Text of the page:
We study the impact of trade disruptions at different stages of development in a two-country, three-sector model of Spain and the UK from 1850 to 2000. In our model, the impact of trade disruptions depends on trade openness and the productivity gap between the countries. A trade collapse today (more openness, less gap) that is comparable to the Inter-War Trade Collapse of a century ago decreases the capital stock threefold (12% instead of 4%) and lifetime consumption fourfold (1.58% instead of 0.37%). We highlight the importance of capital accumulation in amplifying the cost of trade disruptions. Furthermore, we find that the Inter-War Trade Collapse promoted Spanish industrialization, while the opposite would be true today.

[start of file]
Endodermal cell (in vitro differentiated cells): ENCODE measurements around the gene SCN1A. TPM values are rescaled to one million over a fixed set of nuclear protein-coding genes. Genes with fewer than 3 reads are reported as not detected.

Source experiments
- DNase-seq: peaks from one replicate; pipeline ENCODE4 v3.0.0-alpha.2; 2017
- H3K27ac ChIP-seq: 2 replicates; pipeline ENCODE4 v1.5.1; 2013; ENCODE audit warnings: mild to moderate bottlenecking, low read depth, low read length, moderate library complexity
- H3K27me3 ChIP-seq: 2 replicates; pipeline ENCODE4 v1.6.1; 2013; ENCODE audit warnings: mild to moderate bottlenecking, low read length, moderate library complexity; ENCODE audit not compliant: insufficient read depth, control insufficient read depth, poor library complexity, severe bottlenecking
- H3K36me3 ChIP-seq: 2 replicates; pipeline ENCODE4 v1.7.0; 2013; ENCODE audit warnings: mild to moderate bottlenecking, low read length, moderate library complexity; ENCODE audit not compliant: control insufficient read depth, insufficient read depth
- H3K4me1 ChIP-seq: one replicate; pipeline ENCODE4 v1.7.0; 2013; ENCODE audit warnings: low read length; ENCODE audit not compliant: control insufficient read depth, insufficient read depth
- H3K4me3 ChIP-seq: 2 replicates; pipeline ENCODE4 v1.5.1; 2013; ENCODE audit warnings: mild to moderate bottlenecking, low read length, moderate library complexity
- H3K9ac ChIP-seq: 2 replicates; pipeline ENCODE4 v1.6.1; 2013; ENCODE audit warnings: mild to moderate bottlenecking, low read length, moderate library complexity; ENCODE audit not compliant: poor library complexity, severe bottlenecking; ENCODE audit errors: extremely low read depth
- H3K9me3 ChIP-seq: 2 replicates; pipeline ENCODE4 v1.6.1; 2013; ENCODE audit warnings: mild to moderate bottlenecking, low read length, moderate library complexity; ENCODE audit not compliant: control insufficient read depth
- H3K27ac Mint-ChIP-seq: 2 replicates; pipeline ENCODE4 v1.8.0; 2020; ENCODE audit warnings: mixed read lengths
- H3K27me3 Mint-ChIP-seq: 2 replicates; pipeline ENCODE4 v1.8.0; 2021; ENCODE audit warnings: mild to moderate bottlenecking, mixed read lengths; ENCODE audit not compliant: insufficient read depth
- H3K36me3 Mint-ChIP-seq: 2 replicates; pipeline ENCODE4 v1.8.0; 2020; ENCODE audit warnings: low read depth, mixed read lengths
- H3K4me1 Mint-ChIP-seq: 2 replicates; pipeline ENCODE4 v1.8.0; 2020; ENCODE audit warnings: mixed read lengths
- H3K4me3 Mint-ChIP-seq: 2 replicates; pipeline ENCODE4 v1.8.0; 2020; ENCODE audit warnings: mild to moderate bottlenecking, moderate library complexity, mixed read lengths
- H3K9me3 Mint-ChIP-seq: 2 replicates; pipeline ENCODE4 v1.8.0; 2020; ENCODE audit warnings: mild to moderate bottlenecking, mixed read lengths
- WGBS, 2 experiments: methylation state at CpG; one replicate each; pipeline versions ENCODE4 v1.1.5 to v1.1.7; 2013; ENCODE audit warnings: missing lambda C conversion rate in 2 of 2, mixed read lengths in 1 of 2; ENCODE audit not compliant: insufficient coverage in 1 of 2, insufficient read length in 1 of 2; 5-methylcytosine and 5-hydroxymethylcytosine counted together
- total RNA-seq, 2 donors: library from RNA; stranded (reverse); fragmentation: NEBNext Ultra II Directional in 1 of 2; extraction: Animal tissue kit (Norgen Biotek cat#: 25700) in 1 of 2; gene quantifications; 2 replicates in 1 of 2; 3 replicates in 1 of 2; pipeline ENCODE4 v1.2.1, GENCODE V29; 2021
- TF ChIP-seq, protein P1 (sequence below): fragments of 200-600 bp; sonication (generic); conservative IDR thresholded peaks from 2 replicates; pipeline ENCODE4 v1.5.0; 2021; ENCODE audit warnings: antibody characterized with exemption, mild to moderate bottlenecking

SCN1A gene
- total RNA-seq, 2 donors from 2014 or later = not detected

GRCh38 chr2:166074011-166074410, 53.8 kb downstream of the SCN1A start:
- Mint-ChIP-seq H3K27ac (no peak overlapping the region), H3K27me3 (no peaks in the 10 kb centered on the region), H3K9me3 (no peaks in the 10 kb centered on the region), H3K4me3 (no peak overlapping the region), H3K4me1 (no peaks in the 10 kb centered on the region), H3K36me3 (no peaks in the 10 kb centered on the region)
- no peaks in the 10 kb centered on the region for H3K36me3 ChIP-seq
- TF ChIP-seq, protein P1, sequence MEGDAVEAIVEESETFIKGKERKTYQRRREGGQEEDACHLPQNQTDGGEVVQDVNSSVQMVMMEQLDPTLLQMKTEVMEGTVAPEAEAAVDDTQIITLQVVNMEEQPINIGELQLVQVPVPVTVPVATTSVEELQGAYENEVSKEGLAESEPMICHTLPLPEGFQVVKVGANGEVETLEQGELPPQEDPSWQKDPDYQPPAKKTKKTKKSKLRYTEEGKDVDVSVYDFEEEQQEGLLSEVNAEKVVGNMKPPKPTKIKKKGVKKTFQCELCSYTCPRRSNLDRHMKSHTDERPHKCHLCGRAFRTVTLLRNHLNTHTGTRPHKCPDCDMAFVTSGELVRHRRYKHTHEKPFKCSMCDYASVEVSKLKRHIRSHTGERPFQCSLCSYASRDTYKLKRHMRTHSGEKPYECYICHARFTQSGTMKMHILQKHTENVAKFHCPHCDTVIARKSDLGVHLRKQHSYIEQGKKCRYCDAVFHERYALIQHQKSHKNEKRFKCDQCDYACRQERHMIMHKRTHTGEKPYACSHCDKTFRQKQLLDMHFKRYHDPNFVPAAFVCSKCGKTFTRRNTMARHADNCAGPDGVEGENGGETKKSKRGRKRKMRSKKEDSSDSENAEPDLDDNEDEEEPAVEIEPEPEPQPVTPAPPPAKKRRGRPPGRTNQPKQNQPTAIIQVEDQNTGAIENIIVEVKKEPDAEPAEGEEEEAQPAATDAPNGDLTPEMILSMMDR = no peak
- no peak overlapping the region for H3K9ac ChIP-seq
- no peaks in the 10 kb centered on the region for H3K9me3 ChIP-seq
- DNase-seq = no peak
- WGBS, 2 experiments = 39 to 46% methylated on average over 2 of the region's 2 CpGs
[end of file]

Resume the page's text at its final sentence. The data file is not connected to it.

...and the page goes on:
Conditionally Accepted at International Economic Review